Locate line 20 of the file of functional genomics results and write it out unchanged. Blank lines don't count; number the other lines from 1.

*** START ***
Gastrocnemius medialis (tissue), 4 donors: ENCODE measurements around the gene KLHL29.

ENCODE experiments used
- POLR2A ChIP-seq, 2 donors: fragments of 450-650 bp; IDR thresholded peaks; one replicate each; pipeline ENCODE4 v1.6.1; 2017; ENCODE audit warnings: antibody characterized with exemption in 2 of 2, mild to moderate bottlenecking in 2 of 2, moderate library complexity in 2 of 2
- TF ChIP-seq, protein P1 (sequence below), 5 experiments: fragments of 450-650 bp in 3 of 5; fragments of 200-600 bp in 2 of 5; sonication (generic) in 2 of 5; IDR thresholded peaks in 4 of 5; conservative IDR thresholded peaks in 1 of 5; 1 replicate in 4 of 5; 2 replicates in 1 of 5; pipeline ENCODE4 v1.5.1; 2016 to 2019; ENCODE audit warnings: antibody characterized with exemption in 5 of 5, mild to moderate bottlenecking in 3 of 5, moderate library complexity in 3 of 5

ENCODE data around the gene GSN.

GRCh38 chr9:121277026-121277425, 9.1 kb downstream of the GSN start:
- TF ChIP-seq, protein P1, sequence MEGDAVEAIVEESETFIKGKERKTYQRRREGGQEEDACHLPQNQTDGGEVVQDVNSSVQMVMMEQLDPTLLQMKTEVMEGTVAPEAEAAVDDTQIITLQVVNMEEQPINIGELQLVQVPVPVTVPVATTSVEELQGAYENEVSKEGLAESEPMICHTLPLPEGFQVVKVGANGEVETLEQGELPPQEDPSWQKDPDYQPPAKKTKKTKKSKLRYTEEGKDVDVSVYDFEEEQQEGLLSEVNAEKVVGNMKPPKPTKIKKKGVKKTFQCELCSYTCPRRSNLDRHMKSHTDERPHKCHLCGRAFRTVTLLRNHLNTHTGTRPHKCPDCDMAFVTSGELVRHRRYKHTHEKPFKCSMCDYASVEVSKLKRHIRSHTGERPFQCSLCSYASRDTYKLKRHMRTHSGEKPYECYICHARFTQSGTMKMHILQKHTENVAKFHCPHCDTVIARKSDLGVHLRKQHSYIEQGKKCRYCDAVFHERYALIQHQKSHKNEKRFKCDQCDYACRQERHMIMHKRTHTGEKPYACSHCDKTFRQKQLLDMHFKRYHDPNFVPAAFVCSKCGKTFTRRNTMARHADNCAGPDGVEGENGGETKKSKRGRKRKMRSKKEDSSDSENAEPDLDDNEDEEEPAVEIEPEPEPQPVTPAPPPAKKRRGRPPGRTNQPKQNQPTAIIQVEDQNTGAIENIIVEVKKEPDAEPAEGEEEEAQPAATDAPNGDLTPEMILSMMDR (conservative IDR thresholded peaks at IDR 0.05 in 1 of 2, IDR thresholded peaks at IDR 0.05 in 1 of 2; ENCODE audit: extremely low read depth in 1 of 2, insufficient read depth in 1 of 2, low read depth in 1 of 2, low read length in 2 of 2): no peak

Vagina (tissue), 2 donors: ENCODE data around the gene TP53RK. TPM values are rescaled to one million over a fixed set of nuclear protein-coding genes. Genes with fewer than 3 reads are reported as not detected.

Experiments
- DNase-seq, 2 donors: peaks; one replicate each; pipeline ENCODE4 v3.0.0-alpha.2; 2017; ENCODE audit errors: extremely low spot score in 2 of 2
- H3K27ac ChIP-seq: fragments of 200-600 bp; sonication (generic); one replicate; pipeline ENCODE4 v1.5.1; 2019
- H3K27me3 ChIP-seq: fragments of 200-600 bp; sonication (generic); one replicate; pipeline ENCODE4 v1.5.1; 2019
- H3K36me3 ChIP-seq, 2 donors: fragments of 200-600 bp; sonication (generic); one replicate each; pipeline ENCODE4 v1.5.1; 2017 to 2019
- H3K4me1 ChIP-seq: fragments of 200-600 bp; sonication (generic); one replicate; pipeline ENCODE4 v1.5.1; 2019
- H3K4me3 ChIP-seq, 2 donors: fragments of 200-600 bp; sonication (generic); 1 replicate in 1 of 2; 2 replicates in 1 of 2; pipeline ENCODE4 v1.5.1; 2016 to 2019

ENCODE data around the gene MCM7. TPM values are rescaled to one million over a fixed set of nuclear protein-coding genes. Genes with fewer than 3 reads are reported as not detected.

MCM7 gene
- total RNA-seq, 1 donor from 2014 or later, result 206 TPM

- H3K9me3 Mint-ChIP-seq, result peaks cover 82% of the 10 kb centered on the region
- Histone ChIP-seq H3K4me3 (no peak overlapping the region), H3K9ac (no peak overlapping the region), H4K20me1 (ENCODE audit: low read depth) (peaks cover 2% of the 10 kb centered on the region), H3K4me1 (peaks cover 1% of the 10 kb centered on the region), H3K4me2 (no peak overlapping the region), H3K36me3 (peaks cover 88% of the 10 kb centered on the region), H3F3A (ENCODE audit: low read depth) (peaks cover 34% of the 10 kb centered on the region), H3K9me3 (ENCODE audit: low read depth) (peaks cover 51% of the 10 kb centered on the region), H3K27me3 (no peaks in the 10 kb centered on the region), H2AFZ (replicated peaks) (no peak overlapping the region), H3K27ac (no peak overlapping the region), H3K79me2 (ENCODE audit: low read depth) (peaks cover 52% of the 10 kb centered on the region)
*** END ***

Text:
- Histone ChIP-seq H3K4me3 (no peak overlapping the region), H3K9ac (no peak overlapping the region), H4K20me1 (ENCODE audit: low read depth) (peaks cover 2% of the 10 kb centered on the region), H3K4me1 (peaks cover 1% of the 10 kb centered on the region), H3K4me2 (no peak overlapping the region), H3K36me3 (peaks cover 88% of the 10 kb centered on the region), H3F3A (ENCODE audit: low read depth) (peaks cover 34% of the 10 kb centered on the region), H3K9me3 (ENCODE audit: low read depth) (peaks cover 51% of the 10 kb centered on the region), H3K27me3 (no peaks in the 10 kb centered on the region), H2AFZ (replicated peaks) (no peak overlapping the region), H3K27ac (no peak overlapping the region), H3K79me2 (ENCODE audit: low read depth) (peaks cover 52% of the 10 kb centered on the region)